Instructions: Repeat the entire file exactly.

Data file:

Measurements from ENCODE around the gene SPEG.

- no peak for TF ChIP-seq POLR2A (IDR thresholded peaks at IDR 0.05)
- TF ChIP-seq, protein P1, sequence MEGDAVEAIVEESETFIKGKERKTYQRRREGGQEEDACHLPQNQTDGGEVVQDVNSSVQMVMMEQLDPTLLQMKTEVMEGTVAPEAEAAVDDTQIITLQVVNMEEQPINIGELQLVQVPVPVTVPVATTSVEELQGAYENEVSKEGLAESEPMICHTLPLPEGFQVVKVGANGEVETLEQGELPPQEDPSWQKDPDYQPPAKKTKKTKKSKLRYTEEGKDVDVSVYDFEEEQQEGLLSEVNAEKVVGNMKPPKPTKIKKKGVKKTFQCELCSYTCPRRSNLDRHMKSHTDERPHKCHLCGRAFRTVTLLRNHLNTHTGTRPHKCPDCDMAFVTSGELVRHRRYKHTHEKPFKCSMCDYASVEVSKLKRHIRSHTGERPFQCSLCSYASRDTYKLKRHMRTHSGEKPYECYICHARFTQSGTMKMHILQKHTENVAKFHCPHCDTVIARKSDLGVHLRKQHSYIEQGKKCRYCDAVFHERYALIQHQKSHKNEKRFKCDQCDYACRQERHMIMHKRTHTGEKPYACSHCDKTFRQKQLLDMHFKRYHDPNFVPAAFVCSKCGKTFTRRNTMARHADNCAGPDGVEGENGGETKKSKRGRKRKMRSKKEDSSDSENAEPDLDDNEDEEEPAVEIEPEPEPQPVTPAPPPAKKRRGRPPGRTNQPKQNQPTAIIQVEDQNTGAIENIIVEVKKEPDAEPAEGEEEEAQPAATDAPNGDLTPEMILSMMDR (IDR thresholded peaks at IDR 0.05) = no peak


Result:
Measurements from ENCODE around the gene SPEG.

- no peak for TF ChIP-seq POLR2A (IDR thresholded peaks at IDR 0.05)
- TF ChIP-seq, protein P1, sequence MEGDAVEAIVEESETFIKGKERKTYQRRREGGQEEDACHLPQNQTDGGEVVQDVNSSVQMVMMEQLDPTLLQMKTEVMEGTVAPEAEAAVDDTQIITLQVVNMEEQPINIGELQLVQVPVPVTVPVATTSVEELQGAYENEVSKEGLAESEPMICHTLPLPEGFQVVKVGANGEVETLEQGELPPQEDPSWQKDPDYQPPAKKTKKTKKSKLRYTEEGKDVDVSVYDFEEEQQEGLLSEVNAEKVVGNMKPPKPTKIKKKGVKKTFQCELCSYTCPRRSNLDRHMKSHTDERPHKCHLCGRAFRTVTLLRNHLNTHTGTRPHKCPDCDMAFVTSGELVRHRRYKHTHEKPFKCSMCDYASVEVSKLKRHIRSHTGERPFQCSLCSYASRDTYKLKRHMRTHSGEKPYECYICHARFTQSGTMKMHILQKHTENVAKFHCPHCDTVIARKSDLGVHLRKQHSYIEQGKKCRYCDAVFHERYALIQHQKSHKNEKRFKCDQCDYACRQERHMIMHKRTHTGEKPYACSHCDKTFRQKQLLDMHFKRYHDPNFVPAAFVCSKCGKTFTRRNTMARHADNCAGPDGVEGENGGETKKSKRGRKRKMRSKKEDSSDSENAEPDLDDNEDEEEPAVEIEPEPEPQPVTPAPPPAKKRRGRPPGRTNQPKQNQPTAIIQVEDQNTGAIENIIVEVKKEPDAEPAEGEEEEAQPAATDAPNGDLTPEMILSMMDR (IDR thresholded peaks at IDR 0.05) = no peak